Electrochemical Reduction of Carbon Dioxide on Silver Nanostructures and the Role of Oxygen

Tuesday, October 13, 2015: 11:40
213-B (Phoenix Convention Center)
M. S. Jee (Korea Institute of Science and Technology, Korea University), B. K. Min (Green School, Korea University, Korea Institute of Science and Technology), and Y. J. Hwang (Korea Institute of Science and Technology)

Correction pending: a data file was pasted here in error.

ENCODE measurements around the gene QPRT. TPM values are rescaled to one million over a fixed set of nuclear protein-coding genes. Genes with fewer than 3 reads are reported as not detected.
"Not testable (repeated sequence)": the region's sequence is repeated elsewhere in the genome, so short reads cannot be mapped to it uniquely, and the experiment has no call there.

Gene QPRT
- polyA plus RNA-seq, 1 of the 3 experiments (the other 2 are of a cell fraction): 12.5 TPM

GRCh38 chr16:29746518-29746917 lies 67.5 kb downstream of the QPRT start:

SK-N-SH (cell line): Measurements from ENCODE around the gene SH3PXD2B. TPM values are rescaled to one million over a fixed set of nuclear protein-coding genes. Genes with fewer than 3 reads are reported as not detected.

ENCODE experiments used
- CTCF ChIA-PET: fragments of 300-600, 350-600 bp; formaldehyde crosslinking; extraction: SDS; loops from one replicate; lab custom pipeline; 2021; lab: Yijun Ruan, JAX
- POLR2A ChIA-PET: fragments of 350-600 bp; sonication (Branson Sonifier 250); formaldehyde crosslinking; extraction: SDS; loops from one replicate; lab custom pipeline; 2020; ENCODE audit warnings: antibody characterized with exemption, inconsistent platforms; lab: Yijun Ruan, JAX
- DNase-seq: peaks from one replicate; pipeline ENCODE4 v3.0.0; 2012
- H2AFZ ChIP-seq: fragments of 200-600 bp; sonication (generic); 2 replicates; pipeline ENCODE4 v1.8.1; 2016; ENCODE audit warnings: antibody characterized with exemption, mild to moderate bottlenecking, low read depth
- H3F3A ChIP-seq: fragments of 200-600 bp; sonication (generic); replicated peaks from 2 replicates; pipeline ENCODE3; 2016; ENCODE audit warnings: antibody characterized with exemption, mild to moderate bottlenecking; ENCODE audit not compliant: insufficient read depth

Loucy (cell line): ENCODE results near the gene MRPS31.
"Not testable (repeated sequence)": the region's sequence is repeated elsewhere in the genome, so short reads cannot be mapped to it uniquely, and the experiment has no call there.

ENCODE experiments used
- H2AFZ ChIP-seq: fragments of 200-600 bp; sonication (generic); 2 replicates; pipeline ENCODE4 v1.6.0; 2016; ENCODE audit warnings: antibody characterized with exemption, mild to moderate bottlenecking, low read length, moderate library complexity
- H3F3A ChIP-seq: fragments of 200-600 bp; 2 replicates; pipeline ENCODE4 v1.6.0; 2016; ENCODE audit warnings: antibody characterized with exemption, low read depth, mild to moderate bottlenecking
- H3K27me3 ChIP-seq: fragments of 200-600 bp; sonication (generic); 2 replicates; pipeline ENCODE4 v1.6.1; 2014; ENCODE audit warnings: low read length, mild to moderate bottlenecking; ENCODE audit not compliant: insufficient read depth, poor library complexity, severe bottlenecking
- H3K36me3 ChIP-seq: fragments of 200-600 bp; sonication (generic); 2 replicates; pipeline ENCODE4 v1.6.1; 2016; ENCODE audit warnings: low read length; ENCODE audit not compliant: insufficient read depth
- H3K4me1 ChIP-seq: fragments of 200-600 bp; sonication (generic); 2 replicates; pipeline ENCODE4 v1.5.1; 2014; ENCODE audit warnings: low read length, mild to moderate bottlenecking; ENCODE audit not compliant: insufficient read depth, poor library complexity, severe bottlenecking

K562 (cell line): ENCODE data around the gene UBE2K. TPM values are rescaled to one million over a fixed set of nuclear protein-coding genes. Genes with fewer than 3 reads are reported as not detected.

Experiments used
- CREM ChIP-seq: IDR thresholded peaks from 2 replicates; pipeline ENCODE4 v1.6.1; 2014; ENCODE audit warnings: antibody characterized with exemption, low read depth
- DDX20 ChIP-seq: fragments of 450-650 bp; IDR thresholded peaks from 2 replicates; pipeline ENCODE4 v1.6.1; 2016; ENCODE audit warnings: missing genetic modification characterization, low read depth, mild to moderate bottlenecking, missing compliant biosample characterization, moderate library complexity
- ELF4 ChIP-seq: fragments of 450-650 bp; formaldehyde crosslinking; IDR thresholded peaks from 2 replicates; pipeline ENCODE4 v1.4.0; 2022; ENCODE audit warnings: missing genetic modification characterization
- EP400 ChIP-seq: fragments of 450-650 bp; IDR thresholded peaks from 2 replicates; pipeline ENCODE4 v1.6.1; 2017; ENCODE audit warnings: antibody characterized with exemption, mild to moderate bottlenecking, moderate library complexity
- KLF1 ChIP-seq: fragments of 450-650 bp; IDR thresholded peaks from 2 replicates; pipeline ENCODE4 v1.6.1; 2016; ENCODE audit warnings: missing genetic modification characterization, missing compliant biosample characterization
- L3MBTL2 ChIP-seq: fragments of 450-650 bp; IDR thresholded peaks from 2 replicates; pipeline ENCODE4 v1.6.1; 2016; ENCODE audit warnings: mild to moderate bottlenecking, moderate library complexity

Current energy production habits deplete fossil fuels and accumulate atmospheric CO2 which contribute to the global climate change. Electrochemical fuel production via CO2 reduction reaction is an idealistic, yet an achievable process that mitigates CO2 emissions and simultaneously satisfies energy demands. Here, the enhancement of CO2 reduction activity and stability on size-controlled particulate silver electrocatalysts derived from a simple, one-step cyclic voltammetry (CV) process by changing scan rates (1–200 mV/s) was demonstrated. Interestingly, larger nanoparticles prepared by slower scan rates (1–5 mV/s) have exhibited the most degree of enhancement for CO2 reduction to CO product. Compared to untreated silver foil, nanostructured silver electrode has shown an anodic shift of approximately 200 mV in the onset potential of CO partial current density (jCO), 160 mV reduction of overpotential at jCO = 10 mA/cm2, and increased Faradaic efficiency (F.E.) for CO production especially at lower biased potentials (−0.89–−1.19 V vs. RHE). Stability tests have demonstrated a drastic improvement in maintaining CO F.E. X-ray photoelectron spectroscopy suggests that the enhancement is associated with stable oxygen species incorporated on the nanoparticle Ag surfaces during the CV fabrication process.